The book's graphic embellishments reach a climax in the last pages, when the flip-the-pages device present in some children's books answers Oskar's yearning that everything be run backward--a fall is turned into an ascent. It is one of the most curious happy endings ever contrived, and unexpectedly moving. But, over all, the book's hyperactive visual surface covers up a certain hollow monotony in its verbal drama. An anomie and disaffection afflicts the Schells which no description of the Dresden firebombing or Hiroshima (it's in here, too, for good measure) can quite excuse. There is a disproportion not felt with the Nazi atrocities that haunt the grandfathers in "Everything Is Illuminated." As a result, the later novel, on its local ground, seems thinner, overextended, and sentimentally watery, compared with its Old World predecessor. Grandfather Schell's abandoning his newly pregnant wife never feels explained; it is just chewed over. Grandma recounts his departure to Oskar:
Why are you leaving me?, He wrote, I do not know how to live., I do not know either, but I am trying. , I do not know how to try.
To explain her own narrow and static life, she proposes, "That's been my problem. I miss what I already have, and I surround myself with things that are missing." The voices of both grandparents protest too much, crying "I love you, I love you!" while receding. It's as if the author wants to give his characters his own warm heart, but the transplant doesn't take. "I love you so much it hurts me," Grandma writes Oskar. In this family, everybody keeps saying, "I'm sorry," but nobody acts sorry.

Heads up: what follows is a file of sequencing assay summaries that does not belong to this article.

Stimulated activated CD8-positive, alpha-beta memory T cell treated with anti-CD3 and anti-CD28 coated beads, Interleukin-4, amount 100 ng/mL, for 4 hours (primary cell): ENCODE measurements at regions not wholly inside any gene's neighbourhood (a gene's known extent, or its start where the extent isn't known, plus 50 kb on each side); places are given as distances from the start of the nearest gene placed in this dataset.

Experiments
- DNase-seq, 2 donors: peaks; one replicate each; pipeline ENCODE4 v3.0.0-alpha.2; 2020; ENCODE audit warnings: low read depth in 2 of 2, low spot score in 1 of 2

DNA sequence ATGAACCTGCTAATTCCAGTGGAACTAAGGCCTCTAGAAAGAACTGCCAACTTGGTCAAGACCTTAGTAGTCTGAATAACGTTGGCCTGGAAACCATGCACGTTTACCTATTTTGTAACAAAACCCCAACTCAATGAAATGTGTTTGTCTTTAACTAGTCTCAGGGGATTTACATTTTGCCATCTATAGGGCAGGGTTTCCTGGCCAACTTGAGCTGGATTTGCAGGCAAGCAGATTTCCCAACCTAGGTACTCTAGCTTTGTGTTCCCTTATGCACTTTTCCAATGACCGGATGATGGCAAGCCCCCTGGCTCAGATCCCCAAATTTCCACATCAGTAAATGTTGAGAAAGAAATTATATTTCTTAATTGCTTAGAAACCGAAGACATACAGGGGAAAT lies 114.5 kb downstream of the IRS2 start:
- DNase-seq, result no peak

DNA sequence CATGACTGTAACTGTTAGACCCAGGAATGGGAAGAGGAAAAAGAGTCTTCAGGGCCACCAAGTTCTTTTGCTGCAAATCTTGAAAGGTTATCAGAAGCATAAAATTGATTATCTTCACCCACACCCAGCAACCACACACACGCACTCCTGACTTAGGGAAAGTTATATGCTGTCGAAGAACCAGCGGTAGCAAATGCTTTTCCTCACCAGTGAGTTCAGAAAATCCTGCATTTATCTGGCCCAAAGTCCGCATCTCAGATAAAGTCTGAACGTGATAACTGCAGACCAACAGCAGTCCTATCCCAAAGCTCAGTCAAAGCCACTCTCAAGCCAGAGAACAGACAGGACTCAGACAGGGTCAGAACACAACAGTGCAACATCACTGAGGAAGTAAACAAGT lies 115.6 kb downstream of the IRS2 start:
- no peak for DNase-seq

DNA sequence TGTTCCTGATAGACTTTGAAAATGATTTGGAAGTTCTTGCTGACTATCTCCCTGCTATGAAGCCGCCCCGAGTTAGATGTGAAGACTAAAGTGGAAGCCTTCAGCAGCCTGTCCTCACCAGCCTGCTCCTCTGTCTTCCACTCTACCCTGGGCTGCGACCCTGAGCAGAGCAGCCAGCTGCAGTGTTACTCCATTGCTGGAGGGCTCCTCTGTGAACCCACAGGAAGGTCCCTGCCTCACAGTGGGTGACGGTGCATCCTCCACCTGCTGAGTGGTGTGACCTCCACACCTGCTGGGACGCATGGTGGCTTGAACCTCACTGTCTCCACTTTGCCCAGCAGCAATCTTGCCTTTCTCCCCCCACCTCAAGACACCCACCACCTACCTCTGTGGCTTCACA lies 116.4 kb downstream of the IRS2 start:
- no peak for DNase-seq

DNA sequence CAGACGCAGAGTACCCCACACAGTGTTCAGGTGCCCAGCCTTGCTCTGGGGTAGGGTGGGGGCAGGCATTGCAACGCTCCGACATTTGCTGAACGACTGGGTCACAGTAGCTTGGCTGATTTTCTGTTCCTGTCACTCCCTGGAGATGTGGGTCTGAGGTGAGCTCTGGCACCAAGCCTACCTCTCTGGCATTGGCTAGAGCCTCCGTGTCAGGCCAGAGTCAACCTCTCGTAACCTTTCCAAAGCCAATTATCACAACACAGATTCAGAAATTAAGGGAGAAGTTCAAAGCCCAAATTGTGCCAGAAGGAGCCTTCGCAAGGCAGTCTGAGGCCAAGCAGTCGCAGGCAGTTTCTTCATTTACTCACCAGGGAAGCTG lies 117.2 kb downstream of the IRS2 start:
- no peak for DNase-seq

Oskar's mother, it turns out, is watching over him more closely than it appears, but the child has to deduce this on his own. His prose style, interestingly, is to run dialogue together in paragraphs, except, sometimes, when he and his mother talk; then he runs their laconic exchanges down the page as thin as the mouse's tail in that pioneering study of childhood "Alice in Wonderland." In similar minimalist, straggling fashion, Grandma's last letter expresses what seems to be the novel's preachment, Oskar's lesson to live by. She remembers sleeping as a girl next to her sister, her husband's true love:
The hairs of our arms touched., It was late, and we were tired., We assumed there would be other nights . . . , I said, I want to tell you something., She said, You can tell me tomorrow., I had never told her how much I loved her . . . , I thought about waking her., But it was unnecessary., There would be other nights., And how can you say I love you to someone you love?, I rolled onto my side and fell asleep next to her., Here is the point of everything I have been trying to tell you, Oskar., It's always necessary.
This is magnificent in its quiet way, but possibly assigns too much importance to verbalization, as children do. People know more than they are told. They know when they are loved, and did even in eras when "love" was not the all-purpose catchword it has become. As no less aloof an eminence than T. S. Eliot wrote:
There's no vocabulary, For love within a family, love that's livedin, But not looked at, love within the light of which, All else is seen, the love within which, All other love finds speech., This love is silent.
We must trust our parents, our children to hear us even in silence, in an age that fears silence, when Muzak, TV, and their computerized counterparts fill the few crannies left by traffic noise. Foer is, I would say, a naturally noisy writer--a natural parodist, a jokester, full of ideas and special effects, keen to keep us off balance and entertained. The novel's very title, "Extremely Loud and Incredibly Close," suggests the kind of impact he wants to make on the reader. But a little more silence, a few fewer messages, less graphic apparatus might let Foer's excellent empathy, imagination, and good will resonate all the louder.